Like a trickle that builds into a steady stream, the low-water message is seeping through our neighborhoods.
Ellen Zagory sees it every day. She notices it throughout Davis and Sacramento. She calls it “The New Front Yard.”
“In the front yard, instead of lawn, homeowners looking to reduce landscape water use are planting drought-tolerant shrubs, perennials and grasses,” she said. “This alternative to a mowed lawn can be beautiful and interesting with a minimal amount of care and a significant reduction in watering.”
As the horticulture director of the UC Davis Arboretum, she’s partially responsible for that shift of landscape. She champions the use of California natives and the arboretum’s special collections, including the Arboretum All-Stars and Durable Delights.
Those non-thirsty plants will be available Sunday during the arboretum’s fall plant sale. October also is an ideal time to plant these perennials, shrubs and grasses. During rainy days to come, they can put down roots and be ready to really get growing next spring.
UC Davis is in the midst of replacing its own traditional turf-based landscaping with water-wise alternatives. It not only cuts water use, it saves time on maintenance.
“Our Arboretum All-Stars use 40 percent of the water turf would use,” Zagory said. “We mixed in with those other drought-tolerant plants.”
So far, street medians have been replanted on campus, replacing turf with colorful ground covers and graceful grasses.
“We’re going to do more work this fall,” Zagory said, “but we’re waiting for rain.”
The arboretum staff gets many questions about replacing or augmenting landscapes with drought-tolerant alternatives. Zagory urges planning before you plant.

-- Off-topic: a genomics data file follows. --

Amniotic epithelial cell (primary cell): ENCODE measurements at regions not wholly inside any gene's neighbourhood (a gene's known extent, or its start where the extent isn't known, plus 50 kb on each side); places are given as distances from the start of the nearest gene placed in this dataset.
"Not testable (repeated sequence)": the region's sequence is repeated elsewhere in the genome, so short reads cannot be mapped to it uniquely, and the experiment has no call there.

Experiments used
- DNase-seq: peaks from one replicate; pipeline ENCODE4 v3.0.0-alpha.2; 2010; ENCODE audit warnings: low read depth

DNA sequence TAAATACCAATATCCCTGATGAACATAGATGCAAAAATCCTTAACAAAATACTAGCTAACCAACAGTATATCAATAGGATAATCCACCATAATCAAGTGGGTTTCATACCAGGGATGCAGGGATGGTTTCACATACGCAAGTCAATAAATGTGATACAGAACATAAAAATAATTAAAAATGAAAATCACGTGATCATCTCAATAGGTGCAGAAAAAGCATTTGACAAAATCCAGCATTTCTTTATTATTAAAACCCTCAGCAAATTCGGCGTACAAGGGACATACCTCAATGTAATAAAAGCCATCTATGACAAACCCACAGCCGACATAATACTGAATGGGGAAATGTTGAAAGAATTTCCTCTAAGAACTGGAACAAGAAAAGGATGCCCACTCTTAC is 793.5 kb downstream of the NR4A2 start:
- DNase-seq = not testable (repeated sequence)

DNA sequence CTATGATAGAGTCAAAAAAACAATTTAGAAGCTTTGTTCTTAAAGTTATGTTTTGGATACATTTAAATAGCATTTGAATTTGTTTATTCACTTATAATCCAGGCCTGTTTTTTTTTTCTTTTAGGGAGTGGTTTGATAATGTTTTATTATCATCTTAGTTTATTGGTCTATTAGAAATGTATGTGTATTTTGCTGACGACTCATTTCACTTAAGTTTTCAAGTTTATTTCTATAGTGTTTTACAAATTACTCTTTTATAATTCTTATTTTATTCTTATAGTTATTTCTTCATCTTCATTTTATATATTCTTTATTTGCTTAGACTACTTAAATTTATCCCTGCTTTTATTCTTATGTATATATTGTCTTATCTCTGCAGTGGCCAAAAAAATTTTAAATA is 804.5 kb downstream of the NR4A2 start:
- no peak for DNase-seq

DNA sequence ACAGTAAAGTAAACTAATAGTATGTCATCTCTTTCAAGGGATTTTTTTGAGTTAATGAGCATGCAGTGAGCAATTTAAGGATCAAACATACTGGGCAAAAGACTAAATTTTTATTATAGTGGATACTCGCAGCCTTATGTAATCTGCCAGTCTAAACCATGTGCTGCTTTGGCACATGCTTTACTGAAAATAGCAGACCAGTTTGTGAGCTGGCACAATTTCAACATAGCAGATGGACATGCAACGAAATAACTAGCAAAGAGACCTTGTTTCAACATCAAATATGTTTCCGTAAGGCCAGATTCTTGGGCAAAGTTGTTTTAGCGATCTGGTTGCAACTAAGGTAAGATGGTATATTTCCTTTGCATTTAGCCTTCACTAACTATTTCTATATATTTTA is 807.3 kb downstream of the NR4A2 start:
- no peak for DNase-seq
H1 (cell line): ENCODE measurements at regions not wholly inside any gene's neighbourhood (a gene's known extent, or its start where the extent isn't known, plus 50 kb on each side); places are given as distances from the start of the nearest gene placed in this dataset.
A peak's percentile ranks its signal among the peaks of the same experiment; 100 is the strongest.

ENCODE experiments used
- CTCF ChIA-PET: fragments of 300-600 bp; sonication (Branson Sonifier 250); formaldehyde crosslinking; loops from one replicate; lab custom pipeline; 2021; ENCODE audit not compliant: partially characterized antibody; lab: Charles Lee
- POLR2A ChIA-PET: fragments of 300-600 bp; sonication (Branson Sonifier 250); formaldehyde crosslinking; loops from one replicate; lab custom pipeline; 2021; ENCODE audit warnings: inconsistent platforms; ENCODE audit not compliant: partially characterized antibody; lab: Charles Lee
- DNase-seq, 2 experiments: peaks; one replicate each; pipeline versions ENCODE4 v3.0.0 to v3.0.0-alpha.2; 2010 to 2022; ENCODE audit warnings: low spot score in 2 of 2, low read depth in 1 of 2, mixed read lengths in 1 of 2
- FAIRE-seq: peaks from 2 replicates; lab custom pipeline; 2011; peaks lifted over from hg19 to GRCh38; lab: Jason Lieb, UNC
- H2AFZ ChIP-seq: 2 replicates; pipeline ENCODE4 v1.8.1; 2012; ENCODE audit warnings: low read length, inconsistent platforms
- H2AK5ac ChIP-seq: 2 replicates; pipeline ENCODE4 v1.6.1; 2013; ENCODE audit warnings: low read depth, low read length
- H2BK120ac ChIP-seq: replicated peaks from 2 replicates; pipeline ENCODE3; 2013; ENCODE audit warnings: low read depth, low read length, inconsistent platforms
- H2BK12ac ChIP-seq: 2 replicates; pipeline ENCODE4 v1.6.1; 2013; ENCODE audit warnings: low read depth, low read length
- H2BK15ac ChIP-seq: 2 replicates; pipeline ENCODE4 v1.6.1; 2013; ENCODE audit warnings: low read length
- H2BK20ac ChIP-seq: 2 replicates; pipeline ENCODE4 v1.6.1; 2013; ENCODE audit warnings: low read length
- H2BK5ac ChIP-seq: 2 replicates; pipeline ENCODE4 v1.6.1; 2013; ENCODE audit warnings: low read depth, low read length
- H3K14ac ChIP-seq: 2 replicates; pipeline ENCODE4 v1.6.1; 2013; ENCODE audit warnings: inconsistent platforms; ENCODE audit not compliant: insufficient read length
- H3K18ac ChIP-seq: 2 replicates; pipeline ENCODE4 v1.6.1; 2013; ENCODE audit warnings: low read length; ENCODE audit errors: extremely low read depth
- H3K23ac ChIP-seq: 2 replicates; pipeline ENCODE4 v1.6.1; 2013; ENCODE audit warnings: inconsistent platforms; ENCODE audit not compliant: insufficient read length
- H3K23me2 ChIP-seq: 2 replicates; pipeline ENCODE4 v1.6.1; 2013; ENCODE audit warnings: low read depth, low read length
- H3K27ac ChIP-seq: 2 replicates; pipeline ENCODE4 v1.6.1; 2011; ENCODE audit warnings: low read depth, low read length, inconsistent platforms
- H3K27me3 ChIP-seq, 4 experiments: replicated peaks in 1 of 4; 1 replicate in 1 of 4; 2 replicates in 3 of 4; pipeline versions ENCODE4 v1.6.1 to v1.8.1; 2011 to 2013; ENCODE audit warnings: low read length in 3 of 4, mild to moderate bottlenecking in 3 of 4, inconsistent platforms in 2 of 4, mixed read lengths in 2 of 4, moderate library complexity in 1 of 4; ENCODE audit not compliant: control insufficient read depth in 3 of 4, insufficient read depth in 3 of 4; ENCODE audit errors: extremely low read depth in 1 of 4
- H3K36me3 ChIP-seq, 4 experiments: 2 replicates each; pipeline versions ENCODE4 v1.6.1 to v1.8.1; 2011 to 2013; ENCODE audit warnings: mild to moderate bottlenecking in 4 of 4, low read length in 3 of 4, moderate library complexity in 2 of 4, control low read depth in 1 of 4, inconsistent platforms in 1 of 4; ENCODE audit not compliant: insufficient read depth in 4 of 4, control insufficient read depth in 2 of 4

“Before you decide to convert your high-water turf, it is important to make a plan and approach the change carefully,” she said. “Ask yourself if you have shade trees that might be negatively affected if they get less water.
“Start small and convert areas a section at a time to make work manageable,” she advised.
By planning first, gardeners avoid a common problem in drought-tolerant gardens: Everything looks “dead.” Many perennials and natives go dormant or die back as part of their annual cycle of renewal. By mixing and matching, those “dead” times can be avoided.
Begin with evergreen plants that will grow year round, Zagory suggested. Some good choices are low-growing rosemary, some lavenders, shrubby sages and germander. Besides blooming in season, these plants always have interesting foliage that can give the garden “structure,” a frame for flowers and other plants. Also, consider plants with contrasting foliage – such as fine-textured silver grass paired with bold succulents – that will add interest when flowers are out of bloom.
“In larger areas, plant these ‘foundation’ plants in masses for impact,” Zagory said. “Add accents with upright or spiky foliage plants like coral yucca, deer grass and agave for their interesting shapes as well as seasonal color.”